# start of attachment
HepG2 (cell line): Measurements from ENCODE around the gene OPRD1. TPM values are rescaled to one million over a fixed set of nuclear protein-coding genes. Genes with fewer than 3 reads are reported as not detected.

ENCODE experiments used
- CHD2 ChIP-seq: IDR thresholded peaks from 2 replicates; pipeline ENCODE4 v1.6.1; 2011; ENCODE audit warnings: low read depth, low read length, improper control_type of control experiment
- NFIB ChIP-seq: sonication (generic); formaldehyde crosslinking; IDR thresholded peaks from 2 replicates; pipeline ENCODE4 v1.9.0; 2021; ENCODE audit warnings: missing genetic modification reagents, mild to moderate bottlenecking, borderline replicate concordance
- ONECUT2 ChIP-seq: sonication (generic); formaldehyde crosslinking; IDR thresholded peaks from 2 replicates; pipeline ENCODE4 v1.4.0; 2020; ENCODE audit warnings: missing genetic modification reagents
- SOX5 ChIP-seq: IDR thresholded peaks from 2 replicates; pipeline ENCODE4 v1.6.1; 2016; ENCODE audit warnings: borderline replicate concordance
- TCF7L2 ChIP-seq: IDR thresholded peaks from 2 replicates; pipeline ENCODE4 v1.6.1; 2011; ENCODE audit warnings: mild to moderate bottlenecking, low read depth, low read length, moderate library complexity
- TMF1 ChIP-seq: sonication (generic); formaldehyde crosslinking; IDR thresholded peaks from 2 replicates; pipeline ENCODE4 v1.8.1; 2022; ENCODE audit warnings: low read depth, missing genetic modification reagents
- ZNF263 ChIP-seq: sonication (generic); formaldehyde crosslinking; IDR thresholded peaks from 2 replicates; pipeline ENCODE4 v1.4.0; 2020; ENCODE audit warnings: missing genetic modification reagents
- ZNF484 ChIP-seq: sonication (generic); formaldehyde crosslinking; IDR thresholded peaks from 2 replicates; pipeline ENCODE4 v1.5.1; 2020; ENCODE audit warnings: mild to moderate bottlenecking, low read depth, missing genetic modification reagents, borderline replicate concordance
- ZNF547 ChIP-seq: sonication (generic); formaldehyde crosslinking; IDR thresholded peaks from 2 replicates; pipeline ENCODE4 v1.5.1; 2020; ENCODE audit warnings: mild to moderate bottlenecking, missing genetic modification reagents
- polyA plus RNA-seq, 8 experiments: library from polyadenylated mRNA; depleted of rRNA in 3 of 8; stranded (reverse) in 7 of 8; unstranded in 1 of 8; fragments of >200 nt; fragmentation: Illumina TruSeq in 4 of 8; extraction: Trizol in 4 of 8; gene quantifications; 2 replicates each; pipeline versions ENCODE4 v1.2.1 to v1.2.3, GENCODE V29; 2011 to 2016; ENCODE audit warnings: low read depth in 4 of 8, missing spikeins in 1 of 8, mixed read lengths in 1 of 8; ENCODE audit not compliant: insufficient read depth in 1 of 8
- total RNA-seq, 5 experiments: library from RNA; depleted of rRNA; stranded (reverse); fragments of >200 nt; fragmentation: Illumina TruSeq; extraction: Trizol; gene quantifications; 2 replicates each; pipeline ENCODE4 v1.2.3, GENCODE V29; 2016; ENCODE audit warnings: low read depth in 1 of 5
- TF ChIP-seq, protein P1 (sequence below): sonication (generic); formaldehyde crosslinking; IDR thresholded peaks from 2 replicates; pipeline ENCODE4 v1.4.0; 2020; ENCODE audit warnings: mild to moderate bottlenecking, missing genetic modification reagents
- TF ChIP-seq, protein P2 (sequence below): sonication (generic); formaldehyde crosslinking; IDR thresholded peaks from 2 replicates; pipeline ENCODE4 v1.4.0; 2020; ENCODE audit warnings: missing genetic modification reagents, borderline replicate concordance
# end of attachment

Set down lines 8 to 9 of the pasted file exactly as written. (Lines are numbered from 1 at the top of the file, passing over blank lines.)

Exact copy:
- TMF1 ChIP-seq: sonication (generic); formaldehyde crosslinking; IDR thresholded peaks from 2 replicates; pipeline ENCODE4 v1.8.1; 2022; ENCODE audit warnings: low read depth, missing genetic modification reagents
- ZNF263 ChIP-seq: sonication (generic); formaldehyde crosslinking; IDR thresholded peaks from 2 replicates; pipeline ENCODE4 v1.4.0; 2020; ENCODE audit warnings: missing genetic modification reagents